The purpose of this analogy seems to be primarily to examine the relation of the goodness of parts to the whole and where goodness resides. Aristotle concludes that goodness is present within the whole army both on account of its organization and because of something “separated and intrinsic,” or a part of it. Accordingly, the general is both separate from the army, in a sense, and, at the same time, he is intrinsic to its being an army for without a general it would be but an armed rabble. It is, additionally, good that the army is organized. Aristotle concludes with a statement of the priority of the general to the army. Bradshaw reads this as saying that the prime mover is the organizing principle and efficient cause of things. However, such a reading extends the analogy beyond Aristotle’s intention. Since analogy is “the basis for metaphorical language and doesn’t belong to science,” one must be careful not to take it literally or as signifying more than intended by the author. The analogy of the army still works with a solely final causal role for the prime mover. Aristotle does not discuss the “organization” of the first heaven but rather its movement. The organization of the army is due to the general in the same way the movement of the first heaven is due to the prime mover.

In conclusion, a careful look at Aristotle’s explanation of how the prime mover attracts the first heaven as a “that toward which,” or final cause, renders null Bradshaw’s first claim that the relation between the prime mover’s activity and the motion of the first heaven lends itself to a notion of efficient causality. If it is clear that Aristotle’s argument at Metaphysics 1073a5-9 is primarily about the magnitude, not the power, of the prime mover, then Bradshaw’s contention regarding the prime mover’s “unlimited capacity” is not as forceful as he would like. Additionally, the language of capacity in connection with the prime mover is confusing as it contradicts its pure actuality. Finally, when the analogy of the army is properly taken as focused on the relation of goodness and the causal priority of the prime mover to the first heaven, Bradshaw’s argument for the prime mover as the efficient cause of the first heaven is seen as a misapplication of analogy.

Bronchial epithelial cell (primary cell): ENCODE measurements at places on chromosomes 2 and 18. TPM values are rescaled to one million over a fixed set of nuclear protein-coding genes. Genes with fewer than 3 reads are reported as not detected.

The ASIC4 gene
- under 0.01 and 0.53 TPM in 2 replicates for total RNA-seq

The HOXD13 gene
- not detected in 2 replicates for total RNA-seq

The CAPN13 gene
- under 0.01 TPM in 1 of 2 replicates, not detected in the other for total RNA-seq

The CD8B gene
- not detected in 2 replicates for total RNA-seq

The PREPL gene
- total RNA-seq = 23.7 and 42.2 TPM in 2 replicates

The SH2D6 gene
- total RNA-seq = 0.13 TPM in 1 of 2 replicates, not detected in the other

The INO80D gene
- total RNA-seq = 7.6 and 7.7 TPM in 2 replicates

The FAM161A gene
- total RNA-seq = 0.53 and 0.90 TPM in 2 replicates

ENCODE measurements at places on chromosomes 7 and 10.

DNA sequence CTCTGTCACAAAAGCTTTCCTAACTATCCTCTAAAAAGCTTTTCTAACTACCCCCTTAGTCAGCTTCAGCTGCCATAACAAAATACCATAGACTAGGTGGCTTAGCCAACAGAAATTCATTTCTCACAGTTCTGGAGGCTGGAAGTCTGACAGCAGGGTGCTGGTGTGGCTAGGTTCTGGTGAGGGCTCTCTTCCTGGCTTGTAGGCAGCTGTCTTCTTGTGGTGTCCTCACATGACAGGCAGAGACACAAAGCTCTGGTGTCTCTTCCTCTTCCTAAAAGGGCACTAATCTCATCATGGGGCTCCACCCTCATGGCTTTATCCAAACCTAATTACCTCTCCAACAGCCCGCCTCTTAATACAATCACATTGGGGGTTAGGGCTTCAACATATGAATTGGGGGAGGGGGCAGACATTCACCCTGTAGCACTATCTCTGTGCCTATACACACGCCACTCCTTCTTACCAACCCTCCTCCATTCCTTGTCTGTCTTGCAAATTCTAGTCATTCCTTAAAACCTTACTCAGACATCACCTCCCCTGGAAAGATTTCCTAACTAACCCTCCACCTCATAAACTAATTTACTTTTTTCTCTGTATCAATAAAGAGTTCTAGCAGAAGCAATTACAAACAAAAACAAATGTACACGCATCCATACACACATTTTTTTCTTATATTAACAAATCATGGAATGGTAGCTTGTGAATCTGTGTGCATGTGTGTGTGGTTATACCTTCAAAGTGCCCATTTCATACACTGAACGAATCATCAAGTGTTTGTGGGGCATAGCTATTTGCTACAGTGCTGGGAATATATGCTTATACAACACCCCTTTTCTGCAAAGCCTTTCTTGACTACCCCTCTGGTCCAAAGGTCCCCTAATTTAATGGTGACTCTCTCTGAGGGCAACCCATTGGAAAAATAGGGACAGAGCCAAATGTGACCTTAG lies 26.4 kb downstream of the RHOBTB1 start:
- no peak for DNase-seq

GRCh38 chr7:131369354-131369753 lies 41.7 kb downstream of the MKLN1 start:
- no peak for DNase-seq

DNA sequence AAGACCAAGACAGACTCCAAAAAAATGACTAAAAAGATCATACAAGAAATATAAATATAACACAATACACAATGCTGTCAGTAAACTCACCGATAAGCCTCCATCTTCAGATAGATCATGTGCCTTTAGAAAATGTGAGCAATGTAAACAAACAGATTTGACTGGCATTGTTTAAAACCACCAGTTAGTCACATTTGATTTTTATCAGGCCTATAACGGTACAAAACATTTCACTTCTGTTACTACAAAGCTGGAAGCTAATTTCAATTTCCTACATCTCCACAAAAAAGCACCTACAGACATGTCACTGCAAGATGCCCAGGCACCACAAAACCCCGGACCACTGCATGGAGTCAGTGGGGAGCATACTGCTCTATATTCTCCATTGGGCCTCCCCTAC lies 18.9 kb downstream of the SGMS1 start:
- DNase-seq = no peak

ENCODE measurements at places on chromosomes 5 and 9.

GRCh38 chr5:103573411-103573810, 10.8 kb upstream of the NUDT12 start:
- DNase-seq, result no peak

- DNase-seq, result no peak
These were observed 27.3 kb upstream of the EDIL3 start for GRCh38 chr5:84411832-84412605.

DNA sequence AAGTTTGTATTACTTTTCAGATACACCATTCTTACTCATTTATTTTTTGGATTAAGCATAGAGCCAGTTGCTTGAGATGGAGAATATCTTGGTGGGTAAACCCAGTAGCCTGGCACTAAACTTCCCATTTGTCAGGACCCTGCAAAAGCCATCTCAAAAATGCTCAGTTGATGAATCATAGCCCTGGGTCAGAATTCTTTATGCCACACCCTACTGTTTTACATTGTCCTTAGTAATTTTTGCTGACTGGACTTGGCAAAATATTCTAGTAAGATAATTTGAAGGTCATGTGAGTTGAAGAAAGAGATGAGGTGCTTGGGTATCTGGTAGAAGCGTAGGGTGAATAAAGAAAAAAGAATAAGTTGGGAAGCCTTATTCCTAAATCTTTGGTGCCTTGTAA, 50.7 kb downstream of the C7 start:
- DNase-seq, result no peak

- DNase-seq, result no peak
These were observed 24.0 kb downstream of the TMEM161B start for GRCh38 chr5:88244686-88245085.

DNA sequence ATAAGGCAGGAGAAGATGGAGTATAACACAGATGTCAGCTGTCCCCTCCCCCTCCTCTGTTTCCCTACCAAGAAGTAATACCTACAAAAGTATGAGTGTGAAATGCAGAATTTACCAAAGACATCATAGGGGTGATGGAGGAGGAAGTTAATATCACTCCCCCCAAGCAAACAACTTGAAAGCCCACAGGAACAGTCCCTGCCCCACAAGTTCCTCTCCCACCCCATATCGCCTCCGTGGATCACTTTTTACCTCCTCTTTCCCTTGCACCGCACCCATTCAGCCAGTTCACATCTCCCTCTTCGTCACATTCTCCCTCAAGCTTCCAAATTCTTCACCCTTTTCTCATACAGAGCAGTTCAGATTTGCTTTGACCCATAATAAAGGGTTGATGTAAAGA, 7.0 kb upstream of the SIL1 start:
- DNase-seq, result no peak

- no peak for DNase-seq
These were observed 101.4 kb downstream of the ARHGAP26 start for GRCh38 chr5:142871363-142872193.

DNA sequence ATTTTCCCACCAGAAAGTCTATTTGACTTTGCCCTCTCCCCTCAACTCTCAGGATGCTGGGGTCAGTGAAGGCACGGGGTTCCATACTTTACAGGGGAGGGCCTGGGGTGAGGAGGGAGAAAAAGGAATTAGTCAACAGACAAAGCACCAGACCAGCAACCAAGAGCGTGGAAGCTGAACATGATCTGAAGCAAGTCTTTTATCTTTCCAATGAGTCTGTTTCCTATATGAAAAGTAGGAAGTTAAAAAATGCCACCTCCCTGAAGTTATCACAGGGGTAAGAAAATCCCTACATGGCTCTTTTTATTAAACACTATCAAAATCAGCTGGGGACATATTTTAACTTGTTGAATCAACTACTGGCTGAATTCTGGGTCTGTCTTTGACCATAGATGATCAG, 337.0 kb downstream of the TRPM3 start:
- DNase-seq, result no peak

Bibliography

  1. Bradshaw, David. “A New Look at the Prime Mover.” Journal of the History of Philosophy, vol. 39, no. 1 (January 2001): 1–22. https://doi.org/10.1353/hph.2003.0074.
  2. Cohen, S. Marc, et al., ed. Readings in Ancient Greek Philosophy: from Thales to Aristotle. 5th ed. Indianapolis, Indiana. Hackett Publishing Company, Inc., 2016.
  3. Doolan, Gregory. “Aristotle on the Pros Hen Equivocity of Being.” Lecture, The Catholic University of America, October 14, 2020.